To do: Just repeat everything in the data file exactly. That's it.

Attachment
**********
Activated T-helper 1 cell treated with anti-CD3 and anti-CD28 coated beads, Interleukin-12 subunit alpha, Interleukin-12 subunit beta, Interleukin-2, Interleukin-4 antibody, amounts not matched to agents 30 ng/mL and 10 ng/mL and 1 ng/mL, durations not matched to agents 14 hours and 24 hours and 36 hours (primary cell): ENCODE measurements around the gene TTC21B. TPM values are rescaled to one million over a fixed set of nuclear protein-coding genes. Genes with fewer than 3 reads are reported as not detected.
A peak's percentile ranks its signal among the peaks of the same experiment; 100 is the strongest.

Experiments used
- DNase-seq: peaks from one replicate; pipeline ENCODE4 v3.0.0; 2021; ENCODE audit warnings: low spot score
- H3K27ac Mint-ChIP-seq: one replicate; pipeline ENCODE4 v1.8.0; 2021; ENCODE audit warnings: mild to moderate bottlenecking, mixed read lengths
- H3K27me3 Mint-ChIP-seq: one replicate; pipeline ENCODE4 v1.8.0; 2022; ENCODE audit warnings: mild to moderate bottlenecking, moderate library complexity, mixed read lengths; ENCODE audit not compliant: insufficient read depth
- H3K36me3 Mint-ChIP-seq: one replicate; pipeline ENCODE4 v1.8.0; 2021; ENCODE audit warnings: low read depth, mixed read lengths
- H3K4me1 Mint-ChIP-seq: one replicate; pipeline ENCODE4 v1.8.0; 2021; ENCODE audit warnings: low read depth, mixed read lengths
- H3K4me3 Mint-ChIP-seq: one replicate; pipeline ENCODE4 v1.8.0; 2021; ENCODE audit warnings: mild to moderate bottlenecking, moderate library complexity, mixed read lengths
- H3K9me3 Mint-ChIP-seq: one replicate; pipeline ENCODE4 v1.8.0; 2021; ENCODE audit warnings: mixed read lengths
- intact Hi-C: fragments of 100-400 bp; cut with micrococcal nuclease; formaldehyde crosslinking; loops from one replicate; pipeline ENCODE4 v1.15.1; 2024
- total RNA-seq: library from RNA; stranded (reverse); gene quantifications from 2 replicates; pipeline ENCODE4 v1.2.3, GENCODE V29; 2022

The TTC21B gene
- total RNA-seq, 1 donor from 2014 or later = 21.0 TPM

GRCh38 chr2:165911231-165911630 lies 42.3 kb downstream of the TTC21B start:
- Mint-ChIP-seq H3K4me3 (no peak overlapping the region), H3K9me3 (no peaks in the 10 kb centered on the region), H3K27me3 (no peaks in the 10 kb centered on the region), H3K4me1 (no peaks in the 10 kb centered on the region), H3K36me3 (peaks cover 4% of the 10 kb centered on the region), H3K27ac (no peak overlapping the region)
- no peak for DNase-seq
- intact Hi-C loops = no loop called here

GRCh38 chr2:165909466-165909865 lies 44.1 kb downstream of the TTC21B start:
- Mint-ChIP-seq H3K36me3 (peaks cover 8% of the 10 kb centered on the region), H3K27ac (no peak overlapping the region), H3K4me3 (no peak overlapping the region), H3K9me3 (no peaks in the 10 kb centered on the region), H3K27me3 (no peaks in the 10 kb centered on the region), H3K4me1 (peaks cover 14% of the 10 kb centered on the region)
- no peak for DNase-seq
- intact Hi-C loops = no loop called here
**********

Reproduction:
Activated T-helper 1 cell treated with anti-CD3 and anti-CD28 coated beads, Interleukin-12 subunit alpha, Interleukin-12 subunit beta, Interleukin-2, Interleukin-4 antibody, amounts not matched to agents 30 ng/mL and 10 ng/mL and 1 ng/mL, durations not matched to agents 14 hours and 24 hours and 36 hours (primary cell): ENCODE measurements around the gene TTC21B. TPM values are rescaled to one million over a fixed set of nuclear protein-coding genes. Genes with fewer than 3 reads are reported as not detected.
A peak's percentile ranks its signal among the peaks of the same experiment; 100 is the strongest.

Experiments used
- DNase-seq: peaks from one replicate; pipeline ENCODE4 v3.0.0; 2021; ENCODE audit warnings: low spot score
- H3K27ac Mint-ChIP-seq: one replicate; pipeline ENCODE4 v1.8.0; 2021; ENCODE audit warnings: mild to moderate bottlenecking, mixed read lengths
- H3K27me3 Mint-ChIP-seq: one replicate; pipeline ENCODE4 v1.8.0; 2022; ENCODE audit warnings: mild to moderate bottlenecking, moderate library complexity, mixed read lengths; ENCODE audit not compliant: insufficient read depth
- H3K36me3 Mint-ChIP-seq: one replicate; pipeline ENCODE4 v1.8.0; 2021; ENCODE audit warnings: low read depth, mixed read lengths
- H3K4me1 Mint-ChIP-seq: one replicate; pipeline ENCODE4 v1.8.0; 2021; ENCODE audit warnings: low read depth, mixed read lengths
- H3K4me3 Mint-ChIP-seq: one replicate; pipeline ENCODE4 v1.8.0; 2021; ENCODE audit warnings: mild to moderate bottlenecking, moderate library complexity, mixed read lengths
- H3K9me3 Mint-ChIP-seq: one replicate; pipeline ENCODE4 v1.8.0; 2021; ENCODE audit warnings: mixed read lengths
- intact Hi-C: fragments of 100-400 bp; cut with micrococcal nuclease; formaldehyde crosslinking; loops from one replicate; pipeline ENCODE4 v1.15.1; 2024
- total RNA-seq: library from RNA; stranded (reverse); gene quantifications from 2 replicates; pipeline ENCODE4 v1.2.3, GENCODE V29; 2022

The TTC21B gene
- total RNA-seq, 1 donor from 2014 or later = 21.0 TPM

GRCh38 chr2:165911231-165911630 lies 42.3 kb downstream of the TTC21B start:
- Mint-ChIP-seq H3K4me3 (no peak overlapping the region), H3K9me3 (no peaks in the 10 kb centered on the region), H3K27me3 (no peaks in the 10 kb centered on the region), H3K4me1 (no peaks in the 10 kb centered on the region), H3K36me3 (peaks cover 4% of the 10 kb centered on the region), H3K27ac (no peak overlapping the region)
- no peak for DNase-seq
- intact Hi-C loops = no loop called here

GRCh38 chr2:165909466-165909865 lies 44.1 kb downstream of the TTC21B start:
- Mint-ChIP-seq H3K36me3 (peaks cover 8% of the 10 kb centered on the region), H3K27ac (no peak overlapping the region), H3K4me3 (no peak overlapping the region), H3K9me3 (no peaks in the 10 kb centered on the region), H3K27me3 (no peaks in the 10 kb centered on the region), H3K4me1 (peaks cover 14% of the 10 kb centered on the region)
- no peak for DNase-seq
- intact Hi-C loops = no loop called here